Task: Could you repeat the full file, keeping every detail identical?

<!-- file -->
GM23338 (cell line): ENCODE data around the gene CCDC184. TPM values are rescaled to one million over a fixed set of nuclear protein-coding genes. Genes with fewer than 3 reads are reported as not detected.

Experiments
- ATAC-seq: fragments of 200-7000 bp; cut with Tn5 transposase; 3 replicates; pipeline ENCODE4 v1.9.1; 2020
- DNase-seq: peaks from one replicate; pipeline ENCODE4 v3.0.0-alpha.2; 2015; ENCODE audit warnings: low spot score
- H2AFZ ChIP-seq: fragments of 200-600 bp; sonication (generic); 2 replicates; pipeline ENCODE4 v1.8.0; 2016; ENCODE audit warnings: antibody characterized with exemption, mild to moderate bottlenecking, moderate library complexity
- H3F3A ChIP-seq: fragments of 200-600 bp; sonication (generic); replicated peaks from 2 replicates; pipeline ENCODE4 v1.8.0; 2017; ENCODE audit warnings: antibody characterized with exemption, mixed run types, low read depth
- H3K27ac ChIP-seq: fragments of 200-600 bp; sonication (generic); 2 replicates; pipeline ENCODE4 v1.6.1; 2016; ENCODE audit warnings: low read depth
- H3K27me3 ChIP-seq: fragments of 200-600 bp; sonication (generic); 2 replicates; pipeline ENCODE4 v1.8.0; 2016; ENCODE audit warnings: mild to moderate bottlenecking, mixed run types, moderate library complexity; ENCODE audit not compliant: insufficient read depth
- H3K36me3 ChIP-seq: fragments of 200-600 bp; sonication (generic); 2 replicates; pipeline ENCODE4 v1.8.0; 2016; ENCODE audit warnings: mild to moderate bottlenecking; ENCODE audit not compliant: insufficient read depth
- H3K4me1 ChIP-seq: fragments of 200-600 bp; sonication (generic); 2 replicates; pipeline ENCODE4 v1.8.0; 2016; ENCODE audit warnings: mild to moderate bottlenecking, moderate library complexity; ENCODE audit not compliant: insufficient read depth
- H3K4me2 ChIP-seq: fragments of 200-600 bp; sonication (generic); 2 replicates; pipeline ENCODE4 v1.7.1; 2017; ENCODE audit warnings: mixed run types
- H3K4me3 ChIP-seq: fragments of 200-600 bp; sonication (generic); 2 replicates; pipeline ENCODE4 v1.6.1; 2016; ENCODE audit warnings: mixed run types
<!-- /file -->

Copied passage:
GM23338 (cell line): ENCODE data around the gene CCDC184. TPM values are rescaled to one million over a fixed set of nuclear protein-coding genes. Genes with fewer than 3 reads are reported as not detected.

Experiments
- ATAC-seq: fragments of 200-7000 bp; cut with Tn5 transposase; 3 replicates; pipeline ENCODE4 v1.9.1; 2020
- DNase-seq: peaks from one replicate; pipeline ENCODE4 v3.0.0-alpha.2; 2015; ENCODE audit warnings: low spot score
- H2AFZ ChIP-seq: fragments of 200-600 bp; sonication (generic); 2 replicates; pipeline ENCODE4 v1.8.0; 2016; ENCODE audit warnings: antibody characterized with exemption, mild to moderate bottlenecking, moderate library complexity
- H3F3A ChIP-seq: fragments of 200-600 bp; sonication (generic); replicated peaks from 2 replicates; pipeline ENCODE4 v1.8.0; 2017; ENCODE audit warnings: antibody characterized with exemption, mixed run types, low read depth
- H3K27ac ChIP-seq: fragments of 200-600 bp; sonication (generic); 2 replicates; pipeline ENCODE4 v1.6.1; 2016; ENCODE audit warnings: low read depth
- H3K27me3 ChIP-seq: fragments of 200-600 bp; sonication (generic); 2 replicates; pipeline ENCODE4 v1.8.0; 2016; ENCODE audit warnings: mild to moderate bottlenecking, mixed run types, moderate library complexity; ENCODE audit not compliant: insufficient read depth
- H3K36me3 ChIP-seq: fragments of 200-600 bp; sonication (generic); 2 replicates; pipeline ENCODE4 v1.8.0; 2016; ENCODE audit warnings: mild to moderate bottlenecking; ENCODE audit not compliant: insufficient read depth
- H3K4me1 ChIP-seq: fragments of 200-600 bp; sonication (generic); 2 replicates; pipeline ENCODE4 v1.8.0; 2016; ENCODE audit warnings: mild to moderate bottlenecking, moderate library complexity; ENCODE audit not compliant: insufficient read depth
- H3K4me2 ChIP-seq: fragments of 200-600 bp; sonication (generic); 2 replicates; pipeline ENCODE4 v1.7.1; 2017; ENCODE audit warnings: mixed run types
- H3K4me3 ChIP-seq: fragments of 200-600 bp; sonication (generic); 2 replicates; pipeline ENCODE4 v1.6.1; 2016; ENCODE audit warnings: mixed run types